various revolutionary Left experiences in the 20th century when thinking about the task of creating a party for socialism: • We need to engage in critical summation. While Marxism serves as a guide to theory and practice, it does not provide the answer to each and every question confronting humanity. Marxism, for instance, does not have a theory of the personality, and never set out to have one. Nevertheless, historical materialism and materialist dialectics22 provide a means to identify and answer many of the complicated questions facing the social movements. Historical materialism serves as a social science that, as with other social sciences, does not provide ready-made answers but does provide a means to grapple with the questions. Practice and critical summation over time lay the foundation for conclusions. Parties that believe they are omnipotent and omniscient are parties on the road to self-destruction. • Democracy serves as both a goal and a practice. Democracy cannot be an abstraction; it must be built into the process of revolutionary struggle. This paper has looked at some exciting new developments in this area. They remind us that democracy cannot be something that is put off to a distant future but must be demonstrated in practice. A party’s openness to criticism and its accountability between and among all levels (often called democratic centralism) are essential to ensure against cultism and stagnation. This approach is important in addressing some of the damning criticisms of Left-wing parties—particularly communist parties—that gain power and then move in an authoritarian direction. Democracy must be built into revolutionary practice from the inception. • There is not necessarily one organization for each class. Orthodox Marxism-Leninism has argued that since there exists only one class interest within the working class there must be only one party. This formulation is idealist and problematic. Capitalism (particularly neo-liberalism) constantly reshapes the material realities working people face across the globe. In turn, the working class is constantly remaking itself. This means that there are constantly changing contradictions within classes that cannot all be handled in the same manner. While the party for socialism should be strongly rooted within the working class, it should not see itself as the sole voice for that class. There may be contending socialist parties, there may be united fronts, or there may be one party. Thus, the form of a revolutionary party can never be cast in stone. It changes depending on material conditions. Whatever the configuration, room must exist for the creation of new formations, particularly under socialism, that challenge bureaucratization of the party and any tendencies toward the development of new oppressive classes. Thus, in addition to the potential for other parties, independent grassroots organizations and social movements are essential for the vitality of a socialist project.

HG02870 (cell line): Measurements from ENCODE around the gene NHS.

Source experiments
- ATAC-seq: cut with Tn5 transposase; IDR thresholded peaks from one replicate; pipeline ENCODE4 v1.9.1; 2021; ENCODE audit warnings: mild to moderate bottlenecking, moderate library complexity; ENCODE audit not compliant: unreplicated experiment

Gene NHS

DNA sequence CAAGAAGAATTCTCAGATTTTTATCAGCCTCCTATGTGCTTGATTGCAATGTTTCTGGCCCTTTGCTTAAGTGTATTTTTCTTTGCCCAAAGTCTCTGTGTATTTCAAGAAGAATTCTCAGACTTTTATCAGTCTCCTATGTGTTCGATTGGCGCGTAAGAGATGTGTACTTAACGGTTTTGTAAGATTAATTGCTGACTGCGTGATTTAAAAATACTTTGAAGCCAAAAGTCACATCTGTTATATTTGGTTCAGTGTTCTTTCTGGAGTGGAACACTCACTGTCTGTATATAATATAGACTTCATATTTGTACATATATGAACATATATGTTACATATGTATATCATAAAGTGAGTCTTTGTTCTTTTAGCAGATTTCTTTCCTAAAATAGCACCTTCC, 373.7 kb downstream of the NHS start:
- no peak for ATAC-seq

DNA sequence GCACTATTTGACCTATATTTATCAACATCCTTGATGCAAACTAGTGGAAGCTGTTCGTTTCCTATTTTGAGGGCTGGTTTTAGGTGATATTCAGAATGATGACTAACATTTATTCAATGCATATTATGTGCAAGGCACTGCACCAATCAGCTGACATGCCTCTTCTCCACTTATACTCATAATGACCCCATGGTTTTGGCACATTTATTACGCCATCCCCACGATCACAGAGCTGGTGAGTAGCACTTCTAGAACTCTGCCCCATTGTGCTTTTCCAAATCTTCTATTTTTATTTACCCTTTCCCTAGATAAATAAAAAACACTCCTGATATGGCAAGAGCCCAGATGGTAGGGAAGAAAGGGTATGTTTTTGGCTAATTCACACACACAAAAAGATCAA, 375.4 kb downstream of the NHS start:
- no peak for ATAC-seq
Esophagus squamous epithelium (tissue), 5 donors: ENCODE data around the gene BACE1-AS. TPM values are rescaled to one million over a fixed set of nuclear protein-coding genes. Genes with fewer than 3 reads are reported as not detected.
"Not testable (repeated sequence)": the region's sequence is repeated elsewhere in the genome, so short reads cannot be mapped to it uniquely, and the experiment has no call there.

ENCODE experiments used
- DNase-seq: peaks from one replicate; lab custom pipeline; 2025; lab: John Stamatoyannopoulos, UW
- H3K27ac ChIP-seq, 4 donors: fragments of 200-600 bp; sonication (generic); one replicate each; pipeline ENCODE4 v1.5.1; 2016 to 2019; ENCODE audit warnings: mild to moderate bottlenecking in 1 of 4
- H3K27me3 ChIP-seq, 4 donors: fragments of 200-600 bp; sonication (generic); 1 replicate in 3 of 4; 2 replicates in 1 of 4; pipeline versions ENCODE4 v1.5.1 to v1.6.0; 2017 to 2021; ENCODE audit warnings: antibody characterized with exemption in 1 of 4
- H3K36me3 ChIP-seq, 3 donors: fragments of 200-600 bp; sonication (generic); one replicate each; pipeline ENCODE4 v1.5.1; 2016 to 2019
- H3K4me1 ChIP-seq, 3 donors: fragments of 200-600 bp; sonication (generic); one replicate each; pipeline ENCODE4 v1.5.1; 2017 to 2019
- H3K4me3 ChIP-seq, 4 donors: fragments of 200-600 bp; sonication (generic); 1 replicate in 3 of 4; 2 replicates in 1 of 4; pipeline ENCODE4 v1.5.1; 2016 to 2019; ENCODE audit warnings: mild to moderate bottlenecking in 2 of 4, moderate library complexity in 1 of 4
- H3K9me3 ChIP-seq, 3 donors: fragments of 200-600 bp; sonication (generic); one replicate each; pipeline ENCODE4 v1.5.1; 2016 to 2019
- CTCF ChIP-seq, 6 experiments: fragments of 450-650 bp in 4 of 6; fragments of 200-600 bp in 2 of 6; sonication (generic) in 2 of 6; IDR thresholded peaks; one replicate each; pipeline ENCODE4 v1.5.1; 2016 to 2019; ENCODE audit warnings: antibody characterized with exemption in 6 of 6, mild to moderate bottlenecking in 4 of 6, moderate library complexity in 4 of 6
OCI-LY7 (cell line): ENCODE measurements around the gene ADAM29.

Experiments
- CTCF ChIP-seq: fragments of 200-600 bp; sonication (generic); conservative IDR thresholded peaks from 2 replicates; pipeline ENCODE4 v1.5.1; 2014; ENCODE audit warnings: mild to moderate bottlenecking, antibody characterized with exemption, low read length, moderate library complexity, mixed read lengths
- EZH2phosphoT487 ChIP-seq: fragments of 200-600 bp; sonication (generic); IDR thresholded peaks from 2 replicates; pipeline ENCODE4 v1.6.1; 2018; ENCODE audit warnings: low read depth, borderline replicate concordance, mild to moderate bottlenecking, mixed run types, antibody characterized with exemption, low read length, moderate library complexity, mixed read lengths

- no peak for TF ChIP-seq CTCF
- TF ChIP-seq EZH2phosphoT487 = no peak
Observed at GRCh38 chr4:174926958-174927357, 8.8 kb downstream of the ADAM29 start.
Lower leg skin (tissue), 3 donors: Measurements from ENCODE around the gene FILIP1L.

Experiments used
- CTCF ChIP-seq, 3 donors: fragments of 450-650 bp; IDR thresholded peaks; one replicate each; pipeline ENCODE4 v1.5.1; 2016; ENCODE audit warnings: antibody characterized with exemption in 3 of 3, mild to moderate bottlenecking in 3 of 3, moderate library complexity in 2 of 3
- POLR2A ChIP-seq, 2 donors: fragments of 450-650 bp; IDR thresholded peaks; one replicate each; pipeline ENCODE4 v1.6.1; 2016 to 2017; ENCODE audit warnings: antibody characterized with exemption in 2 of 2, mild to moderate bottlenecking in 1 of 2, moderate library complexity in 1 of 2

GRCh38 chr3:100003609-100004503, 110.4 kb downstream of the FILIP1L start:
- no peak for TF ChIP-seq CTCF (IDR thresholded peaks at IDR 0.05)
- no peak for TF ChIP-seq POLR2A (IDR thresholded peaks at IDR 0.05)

• There is a constant need to revolutionize organizations. This need exists irrespective of the period. It includes leadership development (emphasizing working-class women of color and building organizational models where they can lead as women); the personal development of individuals; the creation of new social relations that liberate individuals (and help heal those traumatized and wounded by capitalism); the struggle against bureaucracy; and the struggle against racism/chauvinism, sexism,8 the gender binary, heterosexism, and class privilege. These struggles, at least until the distant future, are never completely won. There are structural steps that can be introduced or at least considered, such as term limits for leadership (like the rotation of leaders over a reasonable period of time), commissions that develop theory and advocate for the issues of specific constituencies, full internal debate (assuming we’re not operating under conditions of severe repression), percentages of traditionally excluded groups on leading bodies, and regular education on the issues. • The creation of theory is essential. The creation and advocacy of revolutionary theory is central to the existence of a revolutionary Left and revolutionary organization. When theory stagnates, strategy falters. Actual experience must guide the development and evaluation of theory—not just the experiences of one organization, but of various organizations over a period. The creation of theory is more than simply reading what others have written and translating that into US conditions. It means that the Left must commission its own theoreticians to develop theory relative to both the US and to the world. This means, among other things, that there must be latitude for differences of opinion and even heresy. • It’s important to recognize other revolutionary currents even if they are from another political/ideological tradition. This is related, but not identical, to the earlier point regarding multi-party socialism. The Left, particularly the communist Left, has often seen the legitimacy of only its own revolutionary tradition. In the US, for instance, too many Leftists who have benefited from white, male, heterosexist and other forms of privilege have seen the Left as largely themselves and have ignored other radical traditions, especially from the movements of people of color. To some extent this blindness/dismissal contributed to the rise of identity politics, where